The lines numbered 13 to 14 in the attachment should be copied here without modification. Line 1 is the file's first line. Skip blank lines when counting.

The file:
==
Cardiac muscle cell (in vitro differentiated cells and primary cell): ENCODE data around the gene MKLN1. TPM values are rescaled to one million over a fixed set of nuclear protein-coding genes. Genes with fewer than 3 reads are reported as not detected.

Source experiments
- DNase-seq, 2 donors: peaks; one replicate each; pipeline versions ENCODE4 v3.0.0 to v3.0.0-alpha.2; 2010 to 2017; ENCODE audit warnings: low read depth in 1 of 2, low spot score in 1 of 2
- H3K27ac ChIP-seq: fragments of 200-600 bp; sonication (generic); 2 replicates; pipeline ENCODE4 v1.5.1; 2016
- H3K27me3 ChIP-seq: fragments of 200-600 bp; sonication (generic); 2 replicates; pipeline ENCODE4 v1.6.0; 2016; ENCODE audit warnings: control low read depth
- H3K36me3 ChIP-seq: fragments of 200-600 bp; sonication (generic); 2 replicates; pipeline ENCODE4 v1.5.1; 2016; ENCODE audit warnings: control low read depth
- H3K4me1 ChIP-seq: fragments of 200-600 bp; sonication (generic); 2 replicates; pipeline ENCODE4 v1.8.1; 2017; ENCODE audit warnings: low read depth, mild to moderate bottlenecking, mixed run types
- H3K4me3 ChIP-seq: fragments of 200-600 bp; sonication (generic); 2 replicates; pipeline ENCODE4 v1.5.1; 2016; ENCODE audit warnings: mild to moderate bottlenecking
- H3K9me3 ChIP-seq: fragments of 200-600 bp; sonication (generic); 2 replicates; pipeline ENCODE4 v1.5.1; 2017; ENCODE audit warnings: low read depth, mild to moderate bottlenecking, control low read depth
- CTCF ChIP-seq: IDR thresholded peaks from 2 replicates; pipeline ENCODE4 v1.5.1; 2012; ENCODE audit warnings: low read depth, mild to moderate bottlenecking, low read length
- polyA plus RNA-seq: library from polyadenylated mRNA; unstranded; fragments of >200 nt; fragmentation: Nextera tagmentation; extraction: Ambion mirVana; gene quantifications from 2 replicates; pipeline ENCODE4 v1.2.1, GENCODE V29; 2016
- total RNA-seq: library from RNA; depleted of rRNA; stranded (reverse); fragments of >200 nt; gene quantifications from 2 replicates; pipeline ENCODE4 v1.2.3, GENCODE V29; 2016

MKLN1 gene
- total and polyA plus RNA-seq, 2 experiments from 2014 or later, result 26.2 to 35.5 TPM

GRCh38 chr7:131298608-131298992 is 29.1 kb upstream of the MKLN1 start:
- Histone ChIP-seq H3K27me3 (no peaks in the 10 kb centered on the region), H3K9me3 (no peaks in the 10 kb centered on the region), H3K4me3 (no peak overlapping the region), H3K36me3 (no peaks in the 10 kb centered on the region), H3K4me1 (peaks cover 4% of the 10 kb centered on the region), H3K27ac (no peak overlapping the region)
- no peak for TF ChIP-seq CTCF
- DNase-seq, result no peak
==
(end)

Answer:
MKLN1 gene
- total and polyA plus RNA-seq, 2 experiments from 2014 or later, result 26.2 to 35.5 TPM